Low adherence to anti-hypertensive medications contributes to worse outcomes. The authors conducted a secondary data analysis to examine the effects of a health-coaching intervention on medication adherence and blood pressure (BP), and to explore whether changes in medication adherence over time were associated with changes in BP longitudinally in 477 patients with hypertension. Data regarding medication adherence and BP were collected at baseline, 6, 12, 18, and 24 months. The intervention resulted in increases in medication adherence (5.75→5.94, P =.04) and decreases in diastolic BP (81.6→76.1 mm Hg, P <.001) over time. The changes in medication adherence were associated with reductions in diastolic BP longitudinally (P =.047). Patients with low medication adherence at baseline had significantly greater improvement in medication adherence and BP over time than those with high medication adherence. The intervention demonstrated improvements in medication adherence and diastolic BP and offers promise as a clinically applicable intervention in rural primary care.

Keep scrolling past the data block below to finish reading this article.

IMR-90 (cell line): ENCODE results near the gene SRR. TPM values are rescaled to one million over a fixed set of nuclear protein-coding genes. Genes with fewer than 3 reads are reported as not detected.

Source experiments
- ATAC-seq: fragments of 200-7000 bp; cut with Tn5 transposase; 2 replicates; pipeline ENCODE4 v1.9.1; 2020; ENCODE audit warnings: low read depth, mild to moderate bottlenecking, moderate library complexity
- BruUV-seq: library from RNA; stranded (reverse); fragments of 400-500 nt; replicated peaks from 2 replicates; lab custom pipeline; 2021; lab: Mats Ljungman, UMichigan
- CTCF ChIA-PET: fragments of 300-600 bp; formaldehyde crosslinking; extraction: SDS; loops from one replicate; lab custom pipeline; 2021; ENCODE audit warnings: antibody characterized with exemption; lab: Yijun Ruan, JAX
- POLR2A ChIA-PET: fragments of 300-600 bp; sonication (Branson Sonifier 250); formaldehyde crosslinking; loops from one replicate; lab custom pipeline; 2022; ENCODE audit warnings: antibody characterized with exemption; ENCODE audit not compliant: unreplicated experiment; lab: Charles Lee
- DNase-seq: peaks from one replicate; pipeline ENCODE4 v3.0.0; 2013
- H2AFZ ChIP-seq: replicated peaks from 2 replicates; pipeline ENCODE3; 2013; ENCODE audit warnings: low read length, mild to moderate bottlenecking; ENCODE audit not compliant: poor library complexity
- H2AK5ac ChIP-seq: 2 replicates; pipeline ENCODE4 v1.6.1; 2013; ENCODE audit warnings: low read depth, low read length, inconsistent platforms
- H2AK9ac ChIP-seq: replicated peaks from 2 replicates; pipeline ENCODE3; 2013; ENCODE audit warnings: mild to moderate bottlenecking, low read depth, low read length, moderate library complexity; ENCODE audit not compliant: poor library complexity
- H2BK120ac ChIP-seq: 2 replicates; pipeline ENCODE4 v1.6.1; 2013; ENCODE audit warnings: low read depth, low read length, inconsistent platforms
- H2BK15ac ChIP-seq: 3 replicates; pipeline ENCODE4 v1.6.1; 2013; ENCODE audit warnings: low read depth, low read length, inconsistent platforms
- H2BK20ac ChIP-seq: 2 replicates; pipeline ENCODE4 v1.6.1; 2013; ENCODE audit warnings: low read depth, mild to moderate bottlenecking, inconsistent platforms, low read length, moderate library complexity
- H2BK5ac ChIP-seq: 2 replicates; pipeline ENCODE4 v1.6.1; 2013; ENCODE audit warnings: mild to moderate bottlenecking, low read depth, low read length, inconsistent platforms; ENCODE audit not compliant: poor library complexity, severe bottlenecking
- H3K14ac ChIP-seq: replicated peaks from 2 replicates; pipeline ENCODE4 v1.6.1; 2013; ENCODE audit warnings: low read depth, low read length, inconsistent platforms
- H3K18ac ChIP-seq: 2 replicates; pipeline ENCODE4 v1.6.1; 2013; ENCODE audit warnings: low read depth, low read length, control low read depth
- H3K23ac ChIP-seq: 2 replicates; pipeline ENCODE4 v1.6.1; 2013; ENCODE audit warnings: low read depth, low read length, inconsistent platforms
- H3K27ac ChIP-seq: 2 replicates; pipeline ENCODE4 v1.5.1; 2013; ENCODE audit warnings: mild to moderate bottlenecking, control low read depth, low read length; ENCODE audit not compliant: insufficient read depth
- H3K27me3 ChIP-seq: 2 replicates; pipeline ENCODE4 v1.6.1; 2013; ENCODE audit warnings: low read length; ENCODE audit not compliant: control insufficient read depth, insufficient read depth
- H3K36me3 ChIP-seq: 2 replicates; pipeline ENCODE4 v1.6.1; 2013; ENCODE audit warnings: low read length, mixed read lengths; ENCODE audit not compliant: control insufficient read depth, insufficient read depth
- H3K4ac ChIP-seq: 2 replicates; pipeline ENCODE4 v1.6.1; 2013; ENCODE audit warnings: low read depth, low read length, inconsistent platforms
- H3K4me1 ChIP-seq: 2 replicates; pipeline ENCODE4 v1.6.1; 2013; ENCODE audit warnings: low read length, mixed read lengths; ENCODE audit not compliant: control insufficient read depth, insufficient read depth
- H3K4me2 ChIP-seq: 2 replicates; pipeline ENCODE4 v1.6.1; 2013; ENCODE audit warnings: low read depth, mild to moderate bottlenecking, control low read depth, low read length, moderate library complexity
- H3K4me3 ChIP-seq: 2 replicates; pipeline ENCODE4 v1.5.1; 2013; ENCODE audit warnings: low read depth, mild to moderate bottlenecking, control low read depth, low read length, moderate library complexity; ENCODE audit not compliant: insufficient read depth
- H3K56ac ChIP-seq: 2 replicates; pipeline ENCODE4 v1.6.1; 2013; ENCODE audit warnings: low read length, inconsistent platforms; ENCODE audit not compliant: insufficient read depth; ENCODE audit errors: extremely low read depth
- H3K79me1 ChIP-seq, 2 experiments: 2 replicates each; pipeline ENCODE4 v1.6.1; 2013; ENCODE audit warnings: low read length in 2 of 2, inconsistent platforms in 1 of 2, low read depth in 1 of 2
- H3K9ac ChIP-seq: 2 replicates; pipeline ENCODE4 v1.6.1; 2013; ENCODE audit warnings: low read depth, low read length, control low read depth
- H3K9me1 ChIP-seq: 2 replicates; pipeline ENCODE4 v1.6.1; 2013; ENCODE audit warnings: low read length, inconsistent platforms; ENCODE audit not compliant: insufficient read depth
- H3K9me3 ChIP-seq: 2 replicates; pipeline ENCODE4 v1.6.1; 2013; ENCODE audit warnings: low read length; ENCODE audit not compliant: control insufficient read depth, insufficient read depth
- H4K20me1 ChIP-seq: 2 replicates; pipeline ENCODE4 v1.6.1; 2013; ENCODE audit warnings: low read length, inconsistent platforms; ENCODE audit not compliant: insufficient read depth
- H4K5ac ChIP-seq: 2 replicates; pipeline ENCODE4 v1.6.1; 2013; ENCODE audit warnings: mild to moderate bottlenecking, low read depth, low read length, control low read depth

|Number of pages
|Journal of Clinical Hypertension
|Published - Apr 2018
Bibliographical noteFunding Information:
This project was supported by funding from the National Heart Lung and Blood Institute via award number NHLBI 1P50HL105184. The funding body had no role in the collection, analysis, and interpretation of study data, nor did they play a role in the writing of the manuscript or the submission of the manuscript for publication. The content is solely the responsibility of the authors and does not necessarily represent the official views of the National Heart Lung and Blood Institute, the National Institute of Nursing Research, or the National Institutes of Health. Trial registration: ClinicalTrials.gov NCT01425515.
©2018 Wiley Periodicals, Inc.
- blood pressure
- health-coaching intervention
- medication adherence
ASJC Scopus subject areas
- Internal Medicine
- Endocrinology, Diabetes and Metabolism
- Cardiology and Cardiovascular Medicine